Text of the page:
To use and reuse our data, eg. for build and validating your own classification model for SDG related research, please visit our data deposit here: https://zenodo.org/communities/aurora-universities-network/ . In there you'll find:
The Survey data (input and output data):
The Analyses data of these text analyses:
The Classification models (SDG queries) old and improved:
This shows the context of the Text Analysis in the project. It uses the output of the survey, to be input for the new classification model.
Methods used to do the text analysis
Term Extraction: after text normalisation (stemming, etc) we extracted 2 terms in bigrams and trigrams that co-occurred the most per document, in the title, abstract and keyword
Contrast analysis: the co-occurring terms in publications (title, abstract, keywords), of the papers that respondents have indicated relate to this SDG (y-axis: True), and that have been rejected (x-axis: False). In the top left you'll see term co-occurrences that a clearly relate to this SDG. The bottom-right are terms that are appear in papers that have been rejected for this SDG. The top-right terms appear frequently in both and cannot be used to discriminate between the two groups.
Network map: This diagram shows the cluster-network of terms co-occurring in the publications related to this SDG, selected by the respondents (accepted publications only).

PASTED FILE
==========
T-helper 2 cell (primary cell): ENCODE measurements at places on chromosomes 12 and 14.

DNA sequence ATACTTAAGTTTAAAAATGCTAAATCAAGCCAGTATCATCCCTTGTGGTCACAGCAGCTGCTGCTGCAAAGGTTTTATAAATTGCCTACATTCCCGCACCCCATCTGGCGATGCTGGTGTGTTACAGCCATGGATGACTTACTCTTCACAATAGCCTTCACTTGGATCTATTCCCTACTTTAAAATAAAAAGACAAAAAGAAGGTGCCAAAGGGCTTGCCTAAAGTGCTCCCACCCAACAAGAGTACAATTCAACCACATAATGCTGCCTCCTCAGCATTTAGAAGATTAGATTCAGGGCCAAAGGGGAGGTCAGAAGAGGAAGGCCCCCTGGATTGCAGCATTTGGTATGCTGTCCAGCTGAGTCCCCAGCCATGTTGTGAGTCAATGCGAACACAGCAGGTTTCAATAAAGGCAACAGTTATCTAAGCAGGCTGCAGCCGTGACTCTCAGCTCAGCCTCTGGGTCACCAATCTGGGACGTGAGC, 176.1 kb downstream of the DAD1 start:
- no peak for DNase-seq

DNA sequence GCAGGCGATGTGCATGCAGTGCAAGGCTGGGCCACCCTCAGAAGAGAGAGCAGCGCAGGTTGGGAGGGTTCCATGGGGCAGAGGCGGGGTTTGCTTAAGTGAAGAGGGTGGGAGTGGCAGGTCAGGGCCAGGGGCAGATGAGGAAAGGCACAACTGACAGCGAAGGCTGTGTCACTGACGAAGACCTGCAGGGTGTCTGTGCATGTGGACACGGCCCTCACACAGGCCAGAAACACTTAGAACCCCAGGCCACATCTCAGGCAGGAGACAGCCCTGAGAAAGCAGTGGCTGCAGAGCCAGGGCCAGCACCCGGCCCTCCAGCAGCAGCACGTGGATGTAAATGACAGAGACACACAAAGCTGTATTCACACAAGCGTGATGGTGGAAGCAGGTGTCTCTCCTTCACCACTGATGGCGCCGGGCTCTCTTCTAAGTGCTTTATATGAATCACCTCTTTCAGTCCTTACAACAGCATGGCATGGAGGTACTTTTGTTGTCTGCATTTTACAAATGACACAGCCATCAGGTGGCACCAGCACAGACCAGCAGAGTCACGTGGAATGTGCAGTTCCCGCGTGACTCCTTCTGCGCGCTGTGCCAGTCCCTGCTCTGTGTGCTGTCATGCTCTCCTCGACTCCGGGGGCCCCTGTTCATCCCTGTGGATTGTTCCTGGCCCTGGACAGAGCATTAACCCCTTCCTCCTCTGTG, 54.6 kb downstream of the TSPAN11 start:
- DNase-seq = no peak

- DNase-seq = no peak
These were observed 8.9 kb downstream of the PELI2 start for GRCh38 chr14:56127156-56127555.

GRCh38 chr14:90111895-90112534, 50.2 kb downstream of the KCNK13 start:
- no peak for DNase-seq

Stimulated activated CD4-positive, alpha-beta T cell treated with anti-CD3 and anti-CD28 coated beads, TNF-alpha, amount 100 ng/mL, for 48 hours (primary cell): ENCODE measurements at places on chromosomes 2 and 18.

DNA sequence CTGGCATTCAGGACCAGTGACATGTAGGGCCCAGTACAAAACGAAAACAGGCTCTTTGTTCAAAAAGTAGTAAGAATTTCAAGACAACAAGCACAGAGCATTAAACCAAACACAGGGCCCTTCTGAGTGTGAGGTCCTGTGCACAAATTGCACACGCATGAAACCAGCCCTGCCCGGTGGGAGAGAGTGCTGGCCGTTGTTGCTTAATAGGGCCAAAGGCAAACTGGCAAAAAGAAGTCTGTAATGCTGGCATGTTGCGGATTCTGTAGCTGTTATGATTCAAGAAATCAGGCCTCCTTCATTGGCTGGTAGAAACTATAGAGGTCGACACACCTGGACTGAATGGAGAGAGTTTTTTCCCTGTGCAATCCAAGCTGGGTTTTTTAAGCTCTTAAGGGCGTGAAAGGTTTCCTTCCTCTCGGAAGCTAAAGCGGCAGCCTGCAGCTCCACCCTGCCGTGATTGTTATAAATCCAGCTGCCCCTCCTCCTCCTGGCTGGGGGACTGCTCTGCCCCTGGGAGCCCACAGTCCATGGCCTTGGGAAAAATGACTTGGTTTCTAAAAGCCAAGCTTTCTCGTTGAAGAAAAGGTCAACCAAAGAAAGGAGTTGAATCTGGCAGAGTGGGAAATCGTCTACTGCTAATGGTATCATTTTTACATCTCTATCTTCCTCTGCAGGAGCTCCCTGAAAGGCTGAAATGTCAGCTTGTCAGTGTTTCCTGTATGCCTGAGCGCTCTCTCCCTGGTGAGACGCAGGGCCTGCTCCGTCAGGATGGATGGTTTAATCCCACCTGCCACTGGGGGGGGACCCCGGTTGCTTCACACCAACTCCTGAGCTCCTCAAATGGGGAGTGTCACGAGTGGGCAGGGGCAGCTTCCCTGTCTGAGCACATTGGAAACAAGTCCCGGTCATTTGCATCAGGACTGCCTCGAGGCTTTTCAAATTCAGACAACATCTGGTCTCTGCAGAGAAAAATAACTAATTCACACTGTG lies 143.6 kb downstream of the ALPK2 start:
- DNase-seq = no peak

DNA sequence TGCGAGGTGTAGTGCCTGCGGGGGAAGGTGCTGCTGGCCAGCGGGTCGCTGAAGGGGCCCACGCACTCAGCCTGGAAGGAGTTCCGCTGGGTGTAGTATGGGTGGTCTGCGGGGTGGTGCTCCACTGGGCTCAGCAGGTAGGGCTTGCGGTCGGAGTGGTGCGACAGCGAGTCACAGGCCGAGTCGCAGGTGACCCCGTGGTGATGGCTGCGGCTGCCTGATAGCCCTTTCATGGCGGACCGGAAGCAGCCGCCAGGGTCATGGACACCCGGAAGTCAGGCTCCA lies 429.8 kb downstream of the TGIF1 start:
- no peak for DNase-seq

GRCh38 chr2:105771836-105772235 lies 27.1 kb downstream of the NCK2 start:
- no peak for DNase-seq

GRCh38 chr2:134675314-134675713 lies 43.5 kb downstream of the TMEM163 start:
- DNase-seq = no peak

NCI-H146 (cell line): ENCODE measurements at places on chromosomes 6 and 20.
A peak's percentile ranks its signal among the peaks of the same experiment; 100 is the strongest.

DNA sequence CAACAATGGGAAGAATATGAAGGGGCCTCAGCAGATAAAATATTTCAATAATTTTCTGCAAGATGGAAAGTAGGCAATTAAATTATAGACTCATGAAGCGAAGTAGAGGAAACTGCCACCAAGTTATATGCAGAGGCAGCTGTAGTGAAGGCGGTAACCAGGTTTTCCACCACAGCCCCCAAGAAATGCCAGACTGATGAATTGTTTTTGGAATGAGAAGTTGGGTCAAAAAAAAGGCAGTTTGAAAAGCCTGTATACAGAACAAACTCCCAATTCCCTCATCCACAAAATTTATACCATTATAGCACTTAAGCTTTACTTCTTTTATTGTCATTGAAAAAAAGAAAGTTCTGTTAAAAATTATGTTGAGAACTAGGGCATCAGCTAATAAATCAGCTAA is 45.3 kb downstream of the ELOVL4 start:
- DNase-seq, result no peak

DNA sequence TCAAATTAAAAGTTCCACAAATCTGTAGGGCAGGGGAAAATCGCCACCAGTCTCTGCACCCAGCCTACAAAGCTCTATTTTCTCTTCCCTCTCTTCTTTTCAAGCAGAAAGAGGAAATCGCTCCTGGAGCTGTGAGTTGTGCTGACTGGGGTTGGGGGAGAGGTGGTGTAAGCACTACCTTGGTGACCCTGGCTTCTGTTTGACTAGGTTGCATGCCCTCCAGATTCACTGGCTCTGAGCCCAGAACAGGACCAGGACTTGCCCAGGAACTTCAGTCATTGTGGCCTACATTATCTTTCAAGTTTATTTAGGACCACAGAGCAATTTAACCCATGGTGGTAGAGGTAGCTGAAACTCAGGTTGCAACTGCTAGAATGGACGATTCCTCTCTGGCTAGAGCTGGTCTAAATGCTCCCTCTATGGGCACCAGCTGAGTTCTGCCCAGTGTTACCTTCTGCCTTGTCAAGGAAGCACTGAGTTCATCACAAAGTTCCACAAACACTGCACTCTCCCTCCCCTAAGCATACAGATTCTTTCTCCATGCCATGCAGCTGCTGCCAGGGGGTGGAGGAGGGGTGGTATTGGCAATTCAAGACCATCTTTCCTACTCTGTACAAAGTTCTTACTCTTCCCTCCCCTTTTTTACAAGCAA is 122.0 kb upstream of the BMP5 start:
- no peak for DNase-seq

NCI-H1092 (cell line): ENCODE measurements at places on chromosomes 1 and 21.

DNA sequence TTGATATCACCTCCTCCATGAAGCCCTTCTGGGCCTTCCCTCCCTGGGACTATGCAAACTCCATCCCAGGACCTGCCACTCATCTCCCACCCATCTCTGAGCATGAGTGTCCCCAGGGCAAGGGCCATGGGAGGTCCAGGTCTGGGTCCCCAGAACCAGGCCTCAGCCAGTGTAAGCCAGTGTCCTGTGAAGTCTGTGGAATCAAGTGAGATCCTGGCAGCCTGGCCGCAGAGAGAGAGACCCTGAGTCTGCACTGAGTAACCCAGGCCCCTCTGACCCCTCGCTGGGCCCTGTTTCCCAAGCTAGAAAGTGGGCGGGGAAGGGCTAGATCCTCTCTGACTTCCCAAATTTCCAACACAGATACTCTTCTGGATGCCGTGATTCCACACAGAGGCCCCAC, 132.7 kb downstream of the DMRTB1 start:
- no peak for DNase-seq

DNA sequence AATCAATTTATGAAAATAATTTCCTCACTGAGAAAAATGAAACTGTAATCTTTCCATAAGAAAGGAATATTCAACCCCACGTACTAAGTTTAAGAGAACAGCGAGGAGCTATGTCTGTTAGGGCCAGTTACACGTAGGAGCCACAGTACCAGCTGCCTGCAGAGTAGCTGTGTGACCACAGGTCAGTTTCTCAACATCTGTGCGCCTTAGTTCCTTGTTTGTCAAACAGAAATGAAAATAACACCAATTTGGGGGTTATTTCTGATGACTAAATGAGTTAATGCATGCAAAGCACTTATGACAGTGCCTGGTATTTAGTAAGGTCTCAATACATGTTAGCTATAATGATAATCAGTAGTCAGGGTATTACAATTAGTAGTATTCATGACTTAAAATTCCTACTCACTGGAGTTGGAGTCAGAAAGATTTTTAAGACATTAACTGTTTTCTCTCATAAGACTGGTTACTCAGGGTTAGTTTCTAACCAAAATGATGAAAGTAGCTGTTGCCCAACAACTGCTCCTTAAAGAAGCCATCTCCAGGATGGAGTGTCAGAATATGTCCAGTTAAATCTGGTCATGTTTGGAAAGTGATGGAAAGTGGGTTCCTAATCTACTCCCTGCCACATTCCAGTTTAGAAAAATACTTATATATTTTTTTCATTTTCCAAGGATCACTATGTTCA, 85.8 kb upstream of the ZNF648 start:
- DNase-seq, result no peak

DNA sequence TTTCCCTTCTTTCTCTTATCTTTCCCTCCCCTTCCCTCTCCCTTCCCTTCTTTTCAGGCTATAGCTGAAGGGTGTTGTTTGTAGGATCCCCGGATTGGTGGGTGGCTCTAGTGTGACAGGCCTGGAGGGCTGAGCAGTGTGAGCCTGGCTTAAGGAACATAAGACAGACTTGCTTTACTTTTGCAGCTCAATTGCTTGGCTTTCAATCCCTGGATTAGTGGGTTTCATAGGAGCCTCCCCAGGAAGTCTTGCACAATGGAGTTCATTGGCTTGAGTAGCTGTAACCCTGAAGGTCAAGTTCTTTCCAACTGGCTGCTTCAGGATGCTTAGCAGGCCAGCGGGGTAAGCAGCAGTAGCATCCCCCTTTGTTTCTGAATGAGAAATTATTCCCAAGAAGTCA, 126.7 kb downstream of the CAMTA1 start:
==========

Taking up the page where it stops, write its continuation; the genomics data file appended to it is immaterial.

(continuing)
Topic model: This diagram shows the topics, and the related terms that make up that topic. The number of topics is related to the number of of targets of this SDG.
Contingency matrix: This diagram shows the top 10 of co-occurring terms that correlate the most.
Software used to do the text analyses
CorTexT: The CorTexT Platform is the digital platform of LISIS Unit and a project launched and sustained by IFRIS and INRAE. This platform aims at empowering open research and studies in humanities about the dynamic of science, technology, innovation and knowledge production.
About the SDG survey data | the basis for these text analyses
In total we have had 224 completed responses from researchers from the different Aurora Universities and beyond. This diagram shows the distribution of responses per SDG per country. The most respondents came from our Spanish partners.
Improving the SDG Classificaiton model, we need a minimum of 5 respondents per SDG. All SDG's passed that minimum, except SDG1 "No poverty". The SDG with the most respondents is SDG3 "Good health and well-being".
Survey outcomes: Precision & Recall, defining the baseline for improvement
To improve the classification model, we first needed to measure how good the initial one is. This is done measuring the precision and recall. Precision is about soundness: "Are the publications we found for an SDG actually related to an SDG?" Recall is about completeness: "Have we found all publications related to an SDG?" This goes from 0 (bad) to 1 (good).
The diagram shows the precision (y-axis) and recall (x-axis) for each of the SDG classification models (SDG queries), the size represents the number of respondents.
We can see that most of our current queries are sound, but are far from complete.
(SDG1 is an outlier, since it has almost no data)